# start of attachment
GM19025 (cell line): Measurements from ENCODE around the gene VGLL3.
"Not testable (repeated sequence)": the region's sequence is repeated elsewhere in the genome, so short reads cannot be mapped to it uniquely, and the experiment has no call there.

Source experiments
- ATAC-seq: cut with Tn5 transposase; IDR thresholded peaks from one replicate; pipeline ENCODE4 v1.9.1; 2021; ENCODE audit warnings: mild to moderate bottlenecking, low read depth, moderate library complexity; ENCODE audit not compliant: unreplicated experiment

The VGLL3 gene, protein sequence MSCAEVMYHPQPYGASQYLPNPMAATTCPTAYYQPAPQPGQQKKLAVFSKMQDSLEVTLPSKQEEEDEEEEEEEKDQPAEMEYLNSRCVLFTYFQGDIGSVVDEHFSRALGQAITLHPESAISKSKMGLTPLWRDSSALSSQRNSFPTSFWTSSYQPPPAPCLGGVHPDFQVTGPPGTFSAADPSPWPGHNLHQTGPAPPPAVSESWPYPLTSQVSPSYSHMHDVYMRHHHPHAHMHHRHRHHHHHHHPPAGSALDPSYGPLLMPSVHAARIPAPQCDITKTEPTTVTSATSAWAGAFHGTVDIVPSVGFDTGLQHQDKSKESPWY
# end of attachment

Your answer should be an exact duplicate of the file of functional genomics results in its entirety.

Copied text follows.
GM19025 (cell line): Measurements from ENCODE around the gene VGLL3.
"Not testable (repeated sequence)": the region's sequence is repeated elsewhere in the genome, so short reads cannot be mapped to it uniquely, and the experiment has no call there.

Source experiments
- ATAC-seq: cut with Tn5 transposase; IDR thresholded peaks from one replicate; pipeline ENCODE4 v1.9.1; 2021; ENCODE audit warnings: mild to moderate bottlenecking, low read depth, moderate library complexity; ENCODE audit not compliant: unreplicated experiment

The VGLL3 gene, protein sequence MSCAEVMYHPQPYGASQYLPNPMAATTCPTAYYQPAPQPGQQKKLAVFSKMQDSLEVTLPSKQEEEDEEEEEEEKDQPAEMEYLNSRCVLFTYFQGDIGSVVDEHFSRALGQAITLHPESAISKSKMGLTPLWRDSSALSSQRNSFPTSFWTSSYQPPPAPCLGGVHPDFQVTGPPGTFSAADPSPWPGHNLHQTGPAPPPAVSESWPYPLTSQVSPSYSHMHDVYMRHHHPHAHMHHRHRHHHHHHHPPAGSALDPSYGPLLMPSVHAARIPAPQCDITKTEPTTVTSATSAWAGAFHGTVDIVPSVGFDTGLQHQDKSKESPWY